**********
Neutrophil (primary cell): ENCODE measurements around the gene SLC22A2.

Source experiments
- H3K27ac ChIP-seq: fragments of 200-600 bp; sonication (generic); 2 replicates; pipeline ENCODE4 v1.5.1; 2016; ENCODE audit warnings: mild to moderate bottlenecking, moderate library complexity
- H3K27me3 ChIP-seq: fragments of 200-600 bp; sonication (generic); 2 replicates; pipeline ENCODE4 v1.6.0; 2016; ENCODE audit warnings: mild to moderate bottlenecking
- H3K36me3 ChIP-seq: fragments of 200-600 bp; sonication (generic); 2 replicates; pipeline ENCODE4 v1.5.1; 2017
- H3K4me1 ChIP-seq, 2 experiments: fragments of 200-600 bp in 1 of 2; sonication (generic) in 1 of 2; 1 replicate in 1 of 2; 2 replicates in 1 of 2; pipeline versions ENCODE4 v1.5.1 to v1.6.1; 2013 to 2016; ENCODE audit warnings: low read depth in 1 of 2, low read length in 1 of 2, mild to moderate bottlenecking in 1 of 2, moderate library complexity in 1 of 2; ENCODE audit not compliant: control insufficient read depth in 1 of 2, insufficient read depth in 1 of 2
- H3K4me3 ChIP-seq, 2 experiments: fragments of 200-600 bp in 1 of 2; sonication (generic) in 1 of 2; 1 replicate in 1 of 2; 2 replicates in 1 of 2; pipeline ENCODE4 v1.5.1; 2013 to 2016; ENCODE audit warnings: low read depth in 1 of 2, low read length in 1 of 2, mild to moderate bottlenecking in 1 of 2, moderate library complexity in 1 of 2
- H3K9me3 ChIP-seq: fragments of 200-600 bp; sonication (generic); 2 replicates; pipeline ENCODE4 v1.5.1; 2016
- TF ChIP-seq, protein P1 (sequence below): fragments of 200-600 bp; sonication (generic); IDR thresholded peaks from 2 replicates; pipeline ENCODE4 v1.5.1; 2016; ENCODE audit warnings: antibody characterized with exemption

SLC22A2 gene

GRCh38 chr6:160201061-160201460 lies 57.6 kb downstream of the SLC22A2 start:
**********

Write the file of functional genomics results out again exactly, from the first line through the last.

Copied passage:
Neutrophil (primary cell): ENCODE measurements around the gene SLC22A2.

Source experiments
- H3K27ac ChIP-seq: fragments of 200-600 bp; sonication (generic); 2 replicates; pipeline ENCODE4 v1.5.1; 2016; ENCODE audit warnings: mild to moderate bottlenecking, moderate library complexity
- H3K27me3 ChIP-seq: fragments of 200-600 bp; sonication (generic); 2 replicates; pipeline ENCODE4 v1.6.0; 2016; ENCODE audit warnings: mild to moderate bottlenecking
- H3K36me3 ChIP-seq: fragments of 200-600 bp; sonication (generic); 2 replicates; pipeline ENCODE4 v1.5.1; 2017
- H3K4me1 ChIP-seq, 2 experiments: fragments of 200-600 bp in 1 of 2; sonication (generic) in 1 of 2; 1 replicate in 1 of 2; 2 replicates in 1 of 2; pipeline versions ENCODE4 v1.5.1 to v1.6.1; 2013 to 2016; ENCODE audit warnings: low read depth in 1 of 2, low read length in 1 of 2, mild to moderate bottlenecking in 1 of 2, moderate library complexity in 1 of 2; ENCODE audit not compliant: control insufficient read depth in 1 of 2, insufficient read depth in 1 of 2
- H3K4me3 ChIP-seq, 2 experiments: fragments of 200-600 bp in 1 of 2; sonication (generic) in 1 of 2; 1 replicate in 1 of 2; 2 replicates in 1 of 2; pipeline ENCODE4 v1.5.1; 2013 to 2016; ENCODE audit warnings: low read depth in 1 of 2, low read length in 1 of 2, mild to moderate bottlenecking in 1 of 2, moderate library complexity in 1 of 2
- H3K9me3 ChIP-seq: fragments of 200-600 bp; sonication (generic); 2 replicates; pipeline ENCODE4 v1.5.1; 2016
- TF ChIP-seq, protein P1 (sequence below): fragments of 200-600 bp; sonication (generic); IDR thresholded peaks from 2 replicates; pipeline ENCODE4 v1.5.1; 2016; ENCODE audit warnings: antibody characterized with exemption

SLC22A2 gene

GRCh38 chr6:160201061-160201460 lies 57.6 kb downstream of the SLC22A2 start: